Shoulder-high, he was carried; with open arms, young Matthew Anim Cudjoe soaked the effusive praise raining on him from the stands.
Asante Kotoko had just come from behind to beat archrivals Hearts of Oak to a third successive President’s Cup, and the Baba Yara Sports Stadium was as ecstatic as ever — just not solely about the result.
Cudjoe played a small part in the victory, coming on only for the last 10 minutes or so, and getting neither goal nor assist. Besides, this was just his debut. No pressure, eh?
Well, against the land’s only other ‘big’ club, there was no hiding place and — for a lad who’d be turned away at any polling station during next year’s general elections if he dares show up — being thrown in at the deep end wasn’t going to be easy.
Baptism by fire?
A well-worn cliché, but it certainly works here.
In his brief time on the pitch, all fans had their attention trained on this kid who, only last year, had emerged the hottest discovery from a nationwide talent hunt organized by Asamoah Gyan, Ghana’s all-time topscorer. It wasn’t just the spectators giving him all their eyes, though; Hearts’ big defenders did same.
Before long, he had their legs, too. Cudjoe got his fair share of kicks, one of which drew, at the death, the game’s only red card. Robert Addo — a man ten years Cudjoe’s senior — picked it up, but it could as well have been any of the opponents Cudjoe had skipped past with ease till that point. The home crowd, as Cudjoe writhed and the referee gave Addo his marching orders, was as vocal as it had been in response to the teen’s introduction by Maxwell Konadu.
For sure, Kumasi knows a potential star when it sees one.
There had been glimpses as Kotoko warmed up for the 2019/20 league campaign’s curtain-raiser, and rumor was rife that Cudjoe — who has already represented Ghana’s U-20s at a major international tournament — would have some role in the game. It really wasn’t much of a role, it turned out, but that didn’t stop the fans from reserving their loudest applause for Cudjoe. Dignitaries present, while handing out medals post-match, didn’t hide their admiration either. Sports Minister Isaac Asiamah held on to Cudjoe as he flashed his widest smile since Afcon 2019 ended; had the camera panned the other way, same would have been seen on the face of Ghana Football Association boss Kurt Okraku.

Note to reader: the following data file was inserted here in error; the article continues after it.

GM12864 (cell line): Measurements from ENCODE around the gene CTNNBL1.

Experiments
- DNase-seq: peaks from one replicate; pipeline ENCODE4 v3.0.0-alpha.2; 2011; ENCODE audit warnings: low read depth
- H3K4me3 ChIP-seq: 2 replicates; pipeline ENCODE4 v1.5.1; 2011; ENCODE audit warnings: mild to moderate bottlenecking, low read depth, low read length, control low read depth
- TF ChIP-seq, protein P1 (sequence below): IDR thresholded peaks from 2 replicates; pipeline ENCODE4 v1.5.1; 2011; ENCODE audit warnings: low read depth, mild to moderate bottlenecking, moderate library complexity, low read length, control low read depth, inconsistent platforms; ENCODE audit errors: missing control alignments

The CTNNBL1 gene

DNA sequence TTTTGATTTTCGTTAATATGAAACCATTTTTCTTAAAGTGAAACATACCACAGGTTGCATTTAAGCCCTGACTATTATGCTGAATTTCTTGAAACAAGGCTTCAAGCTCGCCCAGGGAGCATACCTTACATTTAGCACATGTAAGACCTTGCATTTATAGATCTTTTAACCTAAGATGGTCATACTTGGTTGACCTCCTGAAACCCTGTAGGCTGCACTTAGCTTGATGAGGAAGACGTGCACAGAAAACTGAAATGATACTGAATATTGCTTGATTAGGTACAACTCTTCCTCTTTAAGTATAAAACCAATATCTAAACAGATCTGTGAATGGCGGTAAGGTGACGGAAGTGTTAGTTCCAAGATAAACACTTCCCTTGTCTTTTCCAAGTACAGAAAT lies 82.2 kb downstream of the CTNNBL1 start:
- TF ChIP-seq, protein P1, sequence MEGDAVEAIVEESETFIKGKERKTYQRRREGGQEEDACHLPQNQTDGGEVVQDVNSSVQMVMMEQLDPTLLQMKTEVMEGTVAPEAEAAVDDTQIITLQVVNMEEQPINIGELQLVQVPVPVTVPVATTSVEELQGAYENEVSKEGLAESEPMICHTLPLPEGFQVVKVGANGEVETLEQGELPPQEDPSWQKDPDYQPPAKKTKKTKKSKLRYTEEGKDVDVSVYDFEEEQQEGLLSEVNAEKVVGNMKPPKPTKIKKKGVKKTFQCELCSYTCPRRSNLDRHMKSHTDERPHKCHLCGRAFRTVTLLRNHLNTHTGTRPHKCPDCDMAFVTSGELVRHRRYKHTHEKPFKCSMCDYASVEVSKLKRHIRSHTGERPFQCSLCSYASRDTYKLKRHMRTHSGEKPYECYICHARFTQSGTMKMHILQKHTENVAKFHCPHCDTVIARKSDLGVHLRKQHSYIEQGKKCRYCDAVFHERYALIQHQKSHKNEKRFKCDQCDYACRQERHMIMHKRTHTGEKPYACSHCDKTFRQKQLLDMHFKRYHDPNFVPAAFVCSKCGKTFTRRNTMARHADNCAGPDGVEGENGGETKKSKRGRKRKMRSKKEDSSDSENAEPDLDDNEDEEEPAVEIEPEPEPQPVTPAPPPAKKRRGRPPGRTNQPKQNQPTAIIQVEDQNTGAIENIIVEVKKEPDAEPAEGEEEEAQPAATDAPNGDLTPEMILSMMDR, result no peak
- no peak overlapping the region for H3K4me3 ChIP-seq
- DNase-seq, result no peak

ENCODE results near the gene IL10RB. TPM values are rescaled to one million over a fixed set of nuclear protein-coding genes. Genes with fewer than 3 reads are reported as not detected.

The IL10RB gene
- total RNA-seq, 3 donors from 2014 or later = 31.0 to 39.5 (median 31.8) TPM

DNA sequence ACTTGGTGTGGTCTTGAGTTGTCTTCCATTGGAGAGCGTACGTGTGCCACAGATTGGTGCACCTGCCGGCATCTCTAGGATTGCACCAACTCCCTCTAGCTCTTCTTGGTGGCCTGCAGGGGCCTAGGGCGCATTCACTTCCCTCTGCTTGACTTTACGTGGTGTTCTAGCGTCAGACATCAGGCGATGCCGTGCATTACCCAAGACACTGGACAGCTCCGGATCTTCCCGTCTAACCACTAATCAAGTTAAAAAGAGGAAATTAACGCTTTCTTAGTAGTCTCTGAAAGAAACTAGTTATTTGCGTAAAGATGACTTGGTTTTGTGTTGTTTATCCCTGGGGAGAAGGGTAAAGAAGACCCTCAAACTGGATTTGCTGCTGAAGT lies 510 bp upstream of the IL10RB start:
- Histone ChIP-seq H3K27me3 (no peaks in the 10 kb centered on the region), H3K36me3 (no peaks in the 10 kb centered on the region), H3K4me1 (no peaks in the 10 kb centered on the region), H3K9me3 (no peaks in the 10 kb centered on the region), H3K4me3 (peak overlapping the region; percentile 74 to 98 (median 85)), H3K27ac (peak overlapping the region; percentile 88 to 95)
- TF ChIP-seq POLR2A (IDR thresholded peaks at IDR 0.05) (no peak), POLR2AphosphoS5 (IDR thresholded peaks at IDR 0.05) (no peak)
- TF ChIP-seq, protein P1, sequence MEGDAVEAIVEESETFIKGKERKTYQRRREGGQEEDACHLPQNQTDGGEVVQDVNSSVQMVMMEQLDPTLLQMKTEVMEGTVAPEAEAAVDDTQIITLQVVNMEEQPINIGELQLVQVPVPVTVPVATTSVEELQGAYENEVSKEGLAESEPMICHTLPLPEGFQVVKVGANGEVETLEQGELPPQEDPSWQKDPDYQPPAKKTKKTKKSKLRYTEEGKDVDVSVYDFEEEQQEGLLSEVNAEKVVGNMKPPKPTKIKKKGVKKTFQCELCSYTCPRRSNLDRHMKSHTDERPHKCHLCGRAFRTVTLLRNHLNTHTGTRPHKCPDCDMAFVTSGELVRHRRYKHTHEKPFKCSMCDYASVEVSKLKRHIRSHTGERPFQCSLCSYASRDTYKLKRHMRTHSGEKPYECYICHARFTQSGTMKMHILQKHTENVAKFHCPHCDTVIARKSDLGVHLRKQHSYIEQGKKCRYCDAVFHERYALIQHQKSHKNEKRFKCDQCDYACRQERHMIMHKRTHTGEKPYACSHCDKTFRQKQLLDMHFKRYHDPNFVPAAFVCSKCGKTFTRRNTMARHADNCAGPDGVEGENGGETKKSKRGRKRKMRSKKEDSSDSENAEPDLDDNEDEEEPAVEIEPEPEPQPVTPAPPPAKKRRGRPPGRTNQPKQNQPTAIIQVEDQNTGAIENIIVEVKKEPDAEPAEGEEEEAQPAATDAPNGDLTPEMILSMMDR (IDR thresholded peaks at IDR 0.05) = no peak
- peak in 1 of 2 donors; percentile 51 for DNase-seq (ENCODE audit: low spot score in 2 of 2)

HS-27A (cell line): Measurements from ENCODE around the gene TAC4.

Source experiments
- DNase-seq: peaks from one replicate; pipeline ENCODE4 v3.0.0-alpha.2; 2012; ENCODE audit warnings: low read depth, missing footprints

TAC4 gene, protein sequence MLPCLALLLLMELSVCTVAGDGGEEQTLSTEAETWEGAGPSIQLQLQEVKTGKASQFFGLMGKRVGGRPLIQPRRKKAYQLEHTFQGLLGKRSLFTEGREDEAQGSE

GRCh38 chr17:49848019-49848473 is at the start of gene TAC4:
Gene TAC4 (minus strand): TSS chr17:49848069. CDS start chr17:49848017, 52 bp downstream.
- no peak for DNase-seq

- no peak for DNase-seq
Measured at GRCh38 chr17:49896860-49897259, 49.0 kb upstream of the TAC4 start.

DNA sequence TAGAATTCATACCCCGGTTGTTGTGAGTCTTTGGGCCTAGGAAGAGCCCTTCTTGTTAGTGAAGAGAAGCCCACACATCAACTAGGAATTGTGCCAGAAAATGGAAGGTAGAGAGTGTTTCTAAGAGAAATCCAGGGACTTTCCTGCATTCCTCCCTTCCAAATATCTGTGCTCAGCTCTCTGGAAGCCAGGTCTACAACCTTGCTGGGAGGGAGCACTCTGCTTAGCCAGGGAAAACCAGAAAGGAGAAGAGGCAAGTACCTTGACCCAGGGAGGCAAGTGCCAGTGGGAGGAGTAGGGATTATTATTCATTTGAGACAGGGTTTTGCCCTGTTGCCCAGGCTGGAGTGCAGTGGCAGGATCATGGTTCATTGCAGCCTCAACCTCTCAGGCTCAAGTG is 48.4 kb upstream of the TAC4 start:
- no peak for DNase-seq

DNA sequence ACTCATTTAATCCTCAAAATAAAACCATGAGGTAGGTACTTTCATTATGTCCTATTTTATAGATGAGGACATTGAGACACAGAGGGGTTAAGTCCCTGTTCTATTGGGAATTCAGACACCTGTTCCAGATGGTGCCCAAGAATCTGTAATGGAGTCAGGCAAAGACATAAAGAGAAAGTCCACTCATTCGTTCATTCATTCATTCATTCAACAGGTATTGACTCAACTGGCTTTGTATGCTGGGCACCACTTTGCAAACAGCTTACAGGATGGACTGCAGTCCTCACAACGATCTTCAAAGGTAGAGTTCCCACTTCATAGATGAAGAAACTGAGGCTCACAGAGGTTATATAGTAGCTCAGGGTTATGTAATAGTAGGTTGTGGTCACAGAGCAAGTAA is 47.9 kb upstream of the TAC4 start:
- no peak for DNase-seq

This was a good show, but it was only a preview of a future we might — or mightn’t — see. Aside his abilities to pick a pass and caress the ball with nimble feet, little was evident of just what Cudjoe brings Kotoko. Also not fully known is how long — and how much, given his tender age — he’d even be part of Maxwell Konadu’s team, but observers can only wait on the next move(s) by the boy’s handlers.
“We have received many offers from Germany, France, and England concerning my young client Matthew Cudjoe,” says Samuel Anim Addo, also a manager of Gyan and a member of the GFA’s Executive Council.
Of course, we’ve seen all of this before. The beginnings are almost always memorable. The end?
Almost always not.
Hype, precocity, a decent debut, and playing for a good club in Ghana or even overseas do not a star make. It’s why we recall the likes of Kofi Abanga and Torric Jebrin with fondness over what they promised, but also with some regret over what might have been. And it’s also why everyone would monitor Cudjoe’s progress with keen interest henceforth.
For now, it’s all going pretty well — and long may it continue, wherever it does.
NY Frimpong — Daily Mail GH